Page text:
A very beautiful Earth Day to spend in the flowering woodlands of eastern PA. This spot was recommended to me some time ago by Fred, and my husband Eric and I finally made the trip. Wow! What a site. Above is an eye-catching split boulder with a low wall running along to the left.
This site had two large cairn fields, near enough to perhaps be just one with a gap. The cairns we saw were not well-formed, looking either collapsed or as if they'd never been more than piles. There must have been close to 40 of them, though. Maybe more, since I didn't go far in any direction. There were walls, too, both straight and serpentine, but the pictures of those weren't great. The leaf litter was thick.
The leaning flat boulder above caught my attention. You can't see them in the shadow, but two small stones were wedged all the way back under it. But what was more interesting . . .
. . . to me, at least, were these two edgewise stones stuck in the ground parallel to one another, off to the side of it.
The boulders here often had flat or concave tops. We saw a few? many? with groupings of rocks on top or in the hollow, as with the one above.
Another propped boulder, and this time you can see the stone wedged beneath it.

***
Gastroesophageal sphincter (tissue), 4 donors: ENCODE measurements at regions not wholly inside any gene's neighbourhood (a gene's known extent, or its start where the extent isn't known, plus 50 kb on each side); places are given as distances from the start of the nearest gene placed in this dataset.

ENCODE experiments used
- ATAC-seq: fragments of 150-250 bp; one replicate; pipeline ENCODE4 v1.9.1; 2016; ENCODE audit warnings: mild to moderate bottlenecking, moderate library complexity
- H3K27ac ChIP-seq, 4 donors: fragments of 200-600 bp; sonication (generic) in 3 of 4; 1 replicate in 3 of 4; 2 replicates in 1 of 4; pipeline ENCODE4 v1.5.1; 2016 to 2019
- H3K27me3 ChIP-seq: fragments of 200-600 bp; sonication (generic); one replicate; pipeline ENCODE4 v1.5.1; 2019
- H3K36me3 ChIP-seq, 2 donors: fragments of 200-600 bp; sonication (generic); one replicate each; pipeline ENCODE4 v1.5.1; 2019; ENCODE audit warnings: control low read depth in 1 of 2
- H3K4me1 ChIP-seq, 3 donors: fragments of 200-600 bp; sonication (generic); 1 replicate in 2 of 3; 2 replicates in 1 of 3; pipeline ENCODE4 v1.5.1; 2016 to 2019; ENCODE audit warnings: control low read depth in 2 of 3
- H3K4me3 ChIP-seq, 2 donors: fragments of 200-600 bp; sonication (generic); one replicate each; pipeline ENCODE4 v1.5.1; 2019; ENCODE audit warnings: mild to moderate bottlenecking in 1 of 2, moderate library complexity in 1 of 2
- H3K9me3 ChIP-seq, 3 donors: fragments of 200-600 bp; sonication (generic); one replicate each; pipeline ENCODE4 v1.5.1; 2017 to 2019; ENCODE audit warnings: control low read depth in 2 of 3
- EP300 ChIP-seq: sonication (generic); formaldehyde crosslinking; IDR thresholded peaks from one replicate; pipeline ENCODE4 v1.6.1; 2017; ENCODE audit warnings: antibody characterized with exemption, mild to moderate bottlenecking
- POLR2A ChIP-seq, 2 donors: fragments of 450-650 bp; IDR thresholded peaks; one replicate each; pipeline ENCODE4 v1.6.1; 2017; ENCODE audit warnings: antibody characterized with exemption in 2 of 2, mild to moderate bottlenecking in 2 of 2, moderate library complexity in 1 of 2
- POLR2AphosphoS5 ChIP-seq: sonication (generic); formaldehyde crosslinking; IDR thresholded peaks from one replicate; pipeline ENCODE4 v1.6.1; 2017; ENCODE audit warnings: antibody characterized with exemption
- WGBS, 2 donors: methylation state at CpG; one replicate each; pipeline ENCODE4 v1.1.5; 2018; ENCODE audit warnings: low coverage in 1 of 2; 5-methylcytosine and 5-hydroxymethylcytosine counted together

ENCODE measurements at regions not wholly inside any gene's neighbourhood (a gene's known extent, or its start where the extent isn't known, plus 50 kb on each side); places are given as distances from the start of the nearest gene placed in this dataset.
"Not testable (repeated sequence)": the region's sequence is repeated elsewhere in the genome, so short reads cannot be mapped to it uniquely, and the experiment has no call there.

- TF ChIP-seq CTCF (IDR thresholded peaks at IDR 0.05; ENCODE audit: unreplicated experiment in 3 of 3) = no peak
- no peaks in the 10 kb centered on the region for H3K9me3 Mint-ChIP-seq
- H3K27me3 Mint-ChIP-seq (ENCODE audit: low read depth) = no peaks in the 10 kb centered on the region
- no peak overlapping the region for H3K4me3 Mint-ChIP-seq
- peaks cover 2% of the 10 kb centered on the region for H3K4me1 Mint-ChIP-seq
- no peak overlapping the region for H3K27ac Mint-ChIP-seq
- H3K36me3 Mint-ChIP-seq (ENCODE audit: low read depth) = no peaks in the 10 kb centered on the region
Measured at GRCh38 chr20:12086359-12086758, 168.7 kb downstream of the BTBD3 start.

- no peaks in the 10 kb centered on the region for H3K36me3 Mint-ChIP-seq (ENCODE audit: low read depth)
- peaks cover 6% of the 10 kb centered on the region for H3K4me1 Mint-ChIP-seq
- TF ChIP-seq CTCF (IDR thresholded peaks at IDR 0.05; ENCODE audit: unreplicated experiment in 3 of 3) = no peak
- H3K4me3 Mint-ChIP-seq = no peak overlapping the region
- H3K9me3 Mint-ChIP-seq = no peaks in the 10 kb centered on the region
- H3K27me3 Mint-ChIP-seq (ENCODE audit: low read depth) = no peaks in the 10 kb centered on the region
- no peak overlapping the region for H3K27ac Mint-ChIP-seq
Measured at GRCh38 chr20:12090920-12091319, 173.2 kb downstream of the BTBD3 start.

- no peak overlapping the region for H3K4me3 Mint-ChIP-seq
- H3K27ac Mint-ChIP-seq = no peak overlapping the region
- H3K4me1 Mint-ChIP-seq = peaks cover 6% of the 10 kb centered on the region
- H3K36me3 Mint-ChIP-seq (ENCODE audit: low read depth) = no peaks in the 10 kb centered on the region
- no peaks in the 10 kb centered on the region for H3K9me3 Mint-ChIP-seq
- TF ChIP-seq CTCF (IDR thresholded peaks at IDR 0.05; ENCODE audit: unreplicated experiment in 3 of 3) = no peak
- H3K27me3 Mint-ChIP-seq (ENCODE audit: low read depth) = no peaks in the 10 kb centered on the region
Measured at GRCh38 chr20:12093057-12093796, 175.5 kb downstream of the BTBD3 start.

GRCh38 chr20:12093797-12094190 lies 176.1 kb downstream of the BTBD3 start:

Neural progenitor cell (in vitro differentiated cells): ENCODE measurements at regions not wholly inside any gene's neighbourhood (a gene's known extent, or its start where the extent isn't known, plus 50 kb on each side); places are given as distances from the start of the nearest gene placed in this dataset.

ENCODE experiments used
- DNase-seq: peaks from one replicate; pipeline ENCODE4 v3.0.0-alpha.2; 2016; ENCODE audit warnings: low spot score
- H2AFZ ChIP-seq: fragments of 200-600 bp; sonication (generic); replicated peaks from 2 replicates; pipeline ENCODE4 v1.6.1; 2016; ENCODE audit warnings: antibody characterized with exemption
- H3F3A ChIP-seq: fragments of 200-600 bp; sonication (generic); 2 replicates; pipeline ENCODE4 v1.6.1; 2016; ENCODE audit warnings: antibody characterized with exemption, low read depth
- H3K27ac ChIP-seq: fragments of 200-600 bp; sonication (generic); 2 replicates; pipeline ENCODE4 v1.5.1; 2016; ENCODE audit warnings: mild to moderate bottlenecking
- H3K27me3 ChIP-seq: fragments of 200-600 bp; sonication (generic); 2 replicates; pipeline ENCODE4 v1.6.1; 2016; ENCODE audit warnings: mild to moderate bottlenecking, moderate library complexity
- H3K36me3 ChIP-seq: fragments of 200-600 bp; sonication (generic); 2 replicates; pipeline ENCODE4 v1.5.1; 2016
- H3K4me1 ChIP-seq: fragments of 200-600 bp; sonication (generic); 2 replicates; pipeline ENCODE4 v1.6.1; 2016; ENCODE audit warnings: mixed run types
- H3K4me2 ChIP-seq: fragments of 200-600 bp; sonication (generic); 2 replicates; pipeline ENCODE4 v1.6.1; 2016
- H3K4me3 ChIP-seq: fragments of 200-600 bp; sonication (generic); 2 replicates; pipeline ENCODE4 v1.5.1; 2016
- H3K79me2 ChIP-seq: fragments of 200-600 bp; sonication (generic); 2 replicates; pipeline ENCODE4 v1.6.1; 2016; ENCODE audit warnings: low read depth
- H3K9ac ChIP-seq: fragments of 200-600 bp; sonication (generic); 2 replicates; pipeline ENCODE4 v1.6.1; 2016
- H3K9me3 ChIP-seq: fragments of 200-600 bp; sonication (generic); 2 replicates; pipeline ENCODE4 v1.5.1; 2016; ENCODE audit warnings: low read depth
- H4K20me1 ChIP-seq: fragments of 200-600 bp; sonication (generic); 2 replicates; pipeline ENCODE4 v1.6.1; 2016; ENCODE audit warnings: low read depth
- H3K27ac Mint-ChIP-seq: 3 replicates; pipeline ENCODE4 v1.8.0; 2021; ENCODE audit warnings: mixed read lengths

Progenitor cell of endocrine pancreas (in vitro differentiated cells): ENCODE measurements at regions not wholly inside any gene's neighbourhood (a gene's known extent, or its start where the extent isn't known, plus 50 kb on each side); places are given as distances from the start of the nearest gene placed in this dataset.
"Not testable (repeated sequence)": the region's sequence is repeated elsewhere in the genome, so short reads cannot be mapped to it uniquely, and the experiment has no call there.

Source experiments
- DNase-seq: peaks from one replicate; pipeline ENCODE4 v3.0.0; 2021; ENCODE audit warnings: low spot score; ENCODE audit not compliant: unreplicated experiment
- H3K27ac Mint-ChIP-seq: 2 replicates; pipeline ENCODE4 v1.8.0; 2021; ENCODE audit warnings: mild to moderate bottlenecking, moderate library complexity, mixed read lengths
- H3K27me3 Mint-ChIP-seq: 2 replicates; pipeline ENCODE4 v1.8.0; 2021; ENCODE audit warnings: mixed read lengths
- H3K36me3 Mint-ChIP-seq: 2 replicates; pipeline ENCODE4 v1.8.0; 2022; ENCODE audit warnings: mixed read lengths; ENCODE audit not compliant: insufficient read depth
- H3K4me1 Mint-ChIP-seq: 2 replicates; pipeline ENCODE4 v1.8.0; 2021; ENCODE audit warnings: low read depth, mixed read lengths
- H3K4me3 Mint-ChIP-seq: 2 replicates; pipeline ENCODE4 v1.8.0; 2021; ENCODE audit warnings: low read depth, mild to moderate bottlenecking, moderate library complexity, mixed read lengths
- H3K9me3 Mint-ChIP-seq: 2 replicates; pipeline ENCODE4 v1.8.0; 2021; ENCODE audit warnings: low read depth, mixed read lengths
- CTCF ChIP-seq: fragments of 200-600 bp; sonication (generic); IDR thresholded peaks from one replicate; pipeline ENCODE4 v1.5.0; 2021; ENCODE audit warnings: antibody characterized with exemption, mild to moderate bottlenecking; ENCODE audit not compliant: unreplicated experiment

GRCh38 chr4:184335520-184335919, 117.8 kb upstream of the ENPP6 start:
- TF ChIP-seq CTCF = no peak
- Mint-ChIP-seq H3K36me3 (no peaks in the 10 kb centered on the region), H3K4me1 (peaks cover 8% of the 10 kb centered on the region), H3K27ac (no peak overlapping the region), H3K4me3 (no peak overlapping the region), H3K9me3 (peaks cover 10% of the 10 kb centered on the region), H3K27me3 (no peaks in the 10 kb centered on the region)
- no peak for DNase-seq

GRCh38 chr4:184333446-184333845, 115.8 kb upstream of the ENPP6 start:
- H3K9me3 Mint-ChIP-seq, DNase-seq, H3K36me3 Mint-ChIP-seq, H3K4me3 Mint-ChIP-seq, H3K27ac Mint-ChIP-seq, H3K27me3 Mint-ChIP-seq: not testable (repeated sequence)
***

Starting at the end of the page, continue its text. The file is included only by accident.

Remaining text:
It was a lowland area near a fairly small creek. We saw a number of brooks flowing into it and springs with water flowing from the ground. As usual, some of the stonework, at least, was directly connected to the springs. The serpentine wall went up a gradual slope from a spring, or it could have been down to the stream. The leaves were thick on the ground and I wasn't sure the rock I found was the triangular head, or just a part of the body with the wall ending under the leaves further on.
It would be good to come back at other times of year, and with more camera cards. I wasn't expecting so much, and had to limit pictures to make sure I had room. I had my SLR along and took some with that, too, but it didn't have many left.
We saw many hermit thrushes, at least six kinds of native wildflowers including the bloodroot whose roots were often used for red pigment for ritual objects. Following one of the narrow brooks a little way, I came across two small snakes sunning themselves on a flat rock. They slid into the water and swam under rocks, but not before I caught them on film. All in all, just the sort of place I would choose for a ritual site, if we were going on environmental health and aesthetics. Nice spot, and if anyone truly interested is in the area, I'll show it to you.